Last week, I shared a story of a friend. She is currently at Mathare Mental Hospital, not confined but receiving counseling from experts at the hospital.
My friend Jackie has a job. She earns 20,000 shillings per month (after statutory deduction). She pays 8,000 for her rent every month. She has two brothers in secondary school who depend on her. At the end of every month, her parents at home, together with two other siblings expect her to send some money to sustain them.
Jackie has always been smiling. Little did we know that within, depression was weighing down on her and that she was at the point of breaking. She started talking to herself, the following day she stripped naked and all she could say was “nimechoka!” (I am tired).
Sometimes the little job we have is not for us, but for our families who look up to us. As an African, it is not good to have something on the table as your siblings go hungry. Most of us, therefore, sacrifice the little we have for our siblings.
Sometimes the sacrifice becomes too heavy on our backs, especially when the siblings become too demanding, mistaking your favor to mean their right, pushing you to the wall to the point of breaking.
One constant thing about depression is that it never comes from strangers. 99 percent of depression comes from within your circle, mostly family. Nobody cares about your depression. You have yourself to take care of. The very people you are giving your all will abandon you as soon as you are confined in a mental hospital.
I am not saying that you should stop helping your family. No. What I am saying is help as much as you can but when it starts eating up your mental capacity, to the point of running you into depression, stop.
The problem with the majority of us is the inability to say NO. We feel saying NO to our siblings is a sign of selfishness. Learn to say NO when you can’t handle it. Be true to your health because your body has no spare parts.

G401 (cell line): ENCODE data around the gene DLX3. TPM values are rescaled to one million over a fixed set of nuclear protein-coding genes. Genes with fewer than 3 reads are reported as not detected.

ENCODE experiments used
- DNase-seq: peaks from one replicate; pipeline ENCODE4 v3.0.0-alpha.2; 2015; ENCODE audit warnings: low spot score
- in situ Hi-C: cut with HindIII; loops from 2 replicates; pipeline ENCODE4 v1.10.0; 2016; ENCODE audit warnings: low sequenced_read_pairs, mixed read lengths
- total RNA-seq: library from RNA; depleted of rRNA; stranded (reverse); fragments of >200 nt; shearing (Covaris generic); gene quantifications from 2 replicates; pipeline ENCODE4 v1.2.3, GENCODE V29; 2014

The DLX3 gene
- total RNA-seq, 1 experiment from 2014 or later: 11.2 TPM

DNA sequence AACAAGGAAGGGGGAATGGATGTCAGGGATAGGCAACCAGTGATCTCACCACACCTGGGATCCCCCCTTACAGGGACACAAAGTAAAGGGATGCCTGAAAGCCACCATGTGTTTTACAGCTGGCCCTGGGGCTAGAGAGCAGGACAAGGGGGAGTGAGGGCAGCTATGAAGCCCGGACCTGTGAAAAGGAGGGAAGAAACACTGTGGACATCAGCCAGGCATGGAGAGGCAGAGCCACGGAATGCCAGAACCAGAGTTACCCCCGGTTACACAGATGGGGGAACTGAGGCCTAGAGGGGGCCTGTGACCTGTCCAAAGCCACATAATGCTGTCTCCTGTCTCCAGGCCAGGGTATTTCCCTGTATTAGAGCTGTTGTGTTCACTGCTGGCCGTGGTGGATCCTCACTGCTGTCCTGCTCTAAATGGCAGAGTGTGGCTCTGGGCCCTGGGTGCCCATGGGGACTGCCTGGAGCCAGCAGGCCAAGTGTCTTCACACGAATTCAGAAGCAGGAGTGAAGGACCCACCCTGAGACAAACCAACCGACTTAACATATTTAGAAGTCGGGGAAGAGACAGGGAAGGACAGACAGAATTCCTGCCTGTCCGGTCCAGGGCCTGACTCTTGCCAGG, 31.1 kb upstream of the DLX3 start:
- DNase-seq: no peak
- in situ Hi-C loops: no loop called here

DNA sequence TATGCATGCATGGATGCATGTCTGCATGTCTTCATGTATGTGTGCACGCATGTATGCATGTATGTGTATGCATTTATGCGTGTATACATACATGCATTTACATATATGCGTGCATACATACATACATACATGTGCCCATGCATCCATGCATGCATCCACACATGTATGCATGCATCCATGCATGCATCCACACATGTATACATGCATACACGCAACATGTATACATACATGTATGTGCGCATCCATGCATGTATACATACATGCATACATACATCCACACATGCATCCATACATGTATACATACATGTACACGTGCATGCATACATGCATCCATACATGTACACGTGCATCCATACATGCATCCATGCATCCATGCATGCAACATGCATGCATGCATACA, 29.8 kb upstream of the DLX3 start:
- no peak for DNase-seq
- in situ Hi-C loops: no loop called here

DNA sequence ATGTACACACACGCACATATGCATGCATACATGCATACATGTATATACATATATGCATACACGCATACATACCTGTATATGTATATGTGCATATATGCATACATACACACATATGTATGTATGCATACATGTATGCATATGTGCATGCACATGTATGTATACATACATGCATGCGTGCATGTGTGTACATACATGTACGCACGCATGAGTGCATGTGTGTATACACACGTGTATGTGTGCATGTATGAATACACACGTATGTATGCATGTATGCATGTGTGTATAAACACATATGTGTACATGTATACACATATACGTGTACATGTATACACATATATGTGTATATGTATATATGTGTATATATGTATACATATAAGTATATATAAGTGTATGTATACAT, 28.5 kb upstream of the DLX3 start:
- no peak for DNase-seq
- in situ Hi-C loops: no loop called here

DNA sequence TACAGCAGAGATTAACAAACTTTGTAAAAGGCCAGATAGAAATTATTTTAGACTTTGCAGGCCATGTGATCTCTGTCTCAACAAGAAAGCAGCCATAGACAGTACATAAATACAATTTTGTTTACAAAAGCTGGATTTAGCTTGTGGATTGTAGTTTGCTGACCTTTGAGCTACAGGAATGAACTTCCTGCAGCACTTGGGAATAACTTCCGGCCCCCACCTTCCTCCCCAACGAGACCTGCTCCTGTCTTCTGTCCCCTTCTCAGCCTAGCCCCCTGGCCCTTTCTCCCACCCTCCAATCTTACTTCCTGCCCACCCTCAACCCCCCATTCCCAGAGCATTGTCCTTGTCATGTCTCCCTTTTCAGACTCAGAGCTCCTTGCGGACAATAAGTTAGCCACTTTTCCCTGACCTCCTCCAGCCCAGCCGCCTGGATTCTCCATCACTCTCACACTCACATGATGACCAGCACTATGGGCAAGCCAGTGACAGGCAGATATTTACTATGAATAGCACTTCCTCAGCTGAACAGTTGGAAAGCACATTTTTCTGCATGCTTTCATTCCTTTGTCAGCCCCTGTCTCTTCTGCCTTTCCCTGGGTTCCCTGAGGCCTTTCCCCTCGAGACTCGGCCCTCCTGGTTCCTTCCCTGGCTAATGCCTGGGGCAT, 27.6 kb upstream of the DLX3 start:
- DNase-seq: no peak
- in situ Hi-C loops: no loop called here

Talk To The Right People
The worst mistake you will ever make when you are depressed is talking to the wrong people. With depression, not everyone is worth talking to.
A friend of mine was depressed. He told his boss about it, hoping to relieve some pain. One day, he entered the office unannounced and found his boss make a joke about his problem with other employees. He resigned. He fell deeper into depression.
Sometimes depression weighs us down because there is nobody to listen. People are always too busy with their lives. Those who appear to listen are often pretending and once they are done, they will talk about you to others.
Talk to people who are always there for you. Ignore those who only see you as an option. In most cases, avoid sharing your depression problems with your colleagues at the office. 90 percent of your colleagues at the office are not your friends and give no damn whether you are healthy or dead.
If you can, look for a professional counselor. A professional counselor will give you an ear and will advise you accordingly, even if it will be textbook-like.
Live Your Life
Every time you struggle to be like someone else, the best you will ever go is to be second. Do not let the lives of others drive you into depression. Be you. Live your life and let others live their lives.
Make your intentions known. Let your family know that you will always share the little you have but they should understand when the same little is too little.